It is a wake-up call. Following publication, I got assailed by many, for daring to speak up and be critical. But there are also those who think that the wake-up call was necessary and for the greater good. One of them is George L. Carlo, with whom I am connected for many, many good years. Thank you George.
Guest Blog from George L. Carlo
After some further thought, I believe that the discussion around Martin Pall’s work that you have initiated gives scientists in this arena both a wake-up call and an opportunity for reflection in the interest of increasing the precision of our collective science. We can put this discussion to good use. For those of us who have been working in this area of science for decades, it’s fair to say that we will have humbly come to understand that none of us is equipped alone to know all the nuances of the multiple disciplines necessarily involved in sorting out how waveforms impact biology and health. The physics of waveforms, the dynamics of those waveforms being impacted while moving through the environment, the biophysics of interactions, the quantification of dosimetry, and the triggering of both direct and indirect bio-effects are only the beginning. We then have to contend with genetics, biological effect triggering, stressor compensation, adaptation, epigenetic mechanisms, and then scale-up of structural and functional changes from cells to tissues to organs to organ systems and to the organism itself. To say it’s a heavy lift is a gross understatement as each of these elements is a scientific discipline unto itself. What this tells me is that we need to pay close attention to the expert helpers we need as we formulate new hypotheses, new study designs, new interpretations, and new conclusions. We need to bring into our realms those who are able to dig deep into these unique disciplines as only those who make a living in those disciplines can do. In short, we all need helpers, peer-reviewers and co-authors to be our best. With these types of collaborations, we not only will be more precise in our approaches but synergies will emerge that can catapult us to new understandings and solutions. It is true that peer-review can sometimes become strident. For me, I am most grateful that in my papers, peer-review has mostly been done in private. But whether private or public, the purpose of peer-review, counter comment, and challenging discussion is to get closer to the truth of the matter. As scientists we need to strive for facts that can hold their own. And we’re most likely to get there when we work together, as teams, and with the understanding that the more we iterate and interact, the better we will be and better we’ll be able reach our public health protection goals.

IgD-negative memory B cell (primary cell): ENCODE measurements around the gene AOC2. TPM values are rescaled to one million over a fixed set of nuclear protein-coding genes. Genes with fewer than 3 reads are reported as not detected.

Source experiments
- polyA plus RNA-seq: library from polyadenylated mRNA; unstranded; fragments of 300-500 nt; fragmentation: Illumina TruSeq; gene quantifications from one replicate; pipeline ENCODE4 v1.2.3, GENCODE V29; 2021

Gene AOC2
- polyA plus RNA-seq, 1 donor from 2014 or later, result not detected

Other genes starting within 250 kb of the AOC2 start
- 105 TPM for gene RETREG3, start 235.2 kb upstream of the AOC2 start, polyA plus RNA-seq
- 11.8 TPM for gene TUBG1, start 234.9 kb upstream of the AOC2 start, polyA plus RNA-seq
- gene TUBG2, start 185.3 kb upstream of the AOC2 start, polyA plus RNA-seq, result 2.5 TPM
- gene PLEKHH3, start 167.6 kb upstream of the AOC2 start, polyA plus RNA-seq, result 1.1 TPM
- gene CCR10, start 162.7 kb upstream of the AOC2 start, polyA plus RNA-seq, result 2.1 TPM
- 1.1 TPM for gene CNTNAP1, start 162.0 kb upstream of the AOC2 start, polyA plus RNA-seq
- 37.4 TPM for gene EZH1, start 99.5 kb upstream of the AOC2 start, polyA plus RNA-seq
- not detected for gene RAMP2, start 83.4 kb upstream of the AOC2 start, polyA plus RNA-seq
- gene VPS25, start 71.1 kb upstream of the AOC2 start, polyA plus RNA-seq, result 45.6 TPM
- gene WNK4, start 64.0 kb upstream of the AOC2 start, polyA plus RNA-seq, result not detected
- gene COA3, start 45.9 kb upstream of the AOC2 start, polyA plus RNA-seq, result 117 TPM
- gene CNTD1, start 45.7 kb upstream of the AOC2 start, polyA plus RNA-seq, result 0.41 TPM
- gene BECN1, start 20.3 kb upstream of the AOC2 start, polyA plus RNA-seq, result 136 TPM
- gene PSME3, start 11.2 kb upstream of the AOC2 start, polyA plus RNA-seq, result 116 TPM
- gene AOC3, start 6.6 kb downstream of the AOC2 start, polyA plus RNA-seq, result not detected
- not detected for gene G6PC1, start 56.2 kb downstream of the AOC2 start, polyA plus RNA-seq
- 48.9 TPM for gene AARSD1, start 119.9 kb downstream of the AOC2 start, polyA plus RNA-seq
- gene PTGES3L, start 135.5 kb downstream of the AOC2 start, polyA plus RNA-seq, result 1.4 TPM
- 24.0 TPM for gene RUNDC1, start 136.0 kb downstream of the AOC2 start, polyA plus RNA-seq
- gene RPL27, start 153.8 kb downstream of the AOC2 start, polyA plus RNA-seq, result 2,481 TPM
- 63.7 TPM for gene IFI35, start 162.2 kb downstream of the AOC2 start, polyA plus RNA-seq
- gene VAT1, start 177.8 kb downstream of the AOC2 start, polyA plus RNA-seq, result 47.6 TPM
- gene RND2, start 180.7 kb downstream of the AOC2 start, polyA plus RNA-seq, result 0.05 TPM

G_________________Dr. George L. Carlo, Washington, D.C